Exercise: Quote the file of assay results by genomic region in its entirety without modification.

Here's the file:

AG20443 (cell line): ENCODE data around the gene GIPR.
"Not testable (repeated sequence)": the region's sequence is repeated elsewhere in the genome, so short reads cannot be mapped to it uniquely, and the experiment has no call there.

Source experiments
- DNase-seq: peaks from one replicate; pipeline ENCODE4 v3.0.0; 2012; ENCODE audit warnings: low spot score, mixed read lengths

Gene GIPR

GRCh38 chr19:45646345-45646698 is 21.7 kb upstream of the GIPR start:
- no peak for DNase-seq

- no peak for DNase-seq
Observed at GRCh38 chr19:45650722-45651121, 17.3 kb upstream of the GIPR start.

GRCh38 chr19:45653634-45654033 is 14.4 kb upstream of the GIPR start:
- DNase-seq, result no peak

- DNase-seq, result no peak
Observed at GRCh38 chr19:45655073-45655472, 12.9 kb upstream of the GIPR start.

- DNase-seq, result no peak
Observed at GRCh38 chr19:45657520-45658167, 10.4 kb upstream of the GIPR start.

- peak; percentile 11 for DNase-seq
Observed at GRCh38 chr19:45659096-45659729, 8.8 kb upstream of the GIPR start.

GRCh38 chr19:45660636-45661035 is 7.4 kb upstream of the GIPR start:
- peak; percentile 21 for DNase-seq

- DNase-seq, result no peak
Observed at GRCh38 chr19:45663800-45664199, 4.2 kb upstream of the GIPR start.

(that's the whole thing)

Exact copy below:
AG20443 (cell line): ENCODE data around the gene GIPR.
"Not testable (repeated sequence)": the region's sequence is repeated elsewhere in the genome, so short reads cannot be mapped to it uniquely, and the experiment has no call there.

Source experiments
- DNase-seq: peaks from one replicate; pipeline ENCODE4 v3.0.0; 2012; ENCODE audit warnings: low spot score, mixed read lengths

Gene GIPR

GRCh38 chr19:45646345-45646698 is 21.7 kb upstream of the GIPR start:
- no peak for DNase-seq

- no peak for DNase-seq
Observed at GRCh38 chr19:45650722-45651121, 17.3 kb upstream of the GIPR start.

GRCh38 chr19:45653634-45654033 is 14.4 kb upstream of the GIPR start:
- DNase-seq, result no peak

- DNase-seq, result no peak
Observed at GRCh38 chr19:45655073-45655472, 12.9 kb upstream of the GIPR start.

- DNase-seq, result no peak
Observed at GRCh38 chr19:45657520-45658167, 10.4 kb upstream of the GIPR start.

- peak; percentile 11 for DNase-seq
Observed at GRCh38 chr19:45659096-45659729, 8.8 kb upstream of the GIPR start.

GRCh38 chr19:45660636-45661035 is 7.4 kb upstream of the GIPR start:
- peak; percentile 21 for DNase-seq

- DNase-seq, result no peak
Observed at GRCh38 chr19:45663800-45664199, 4.2 kb upstream of the GIPR start.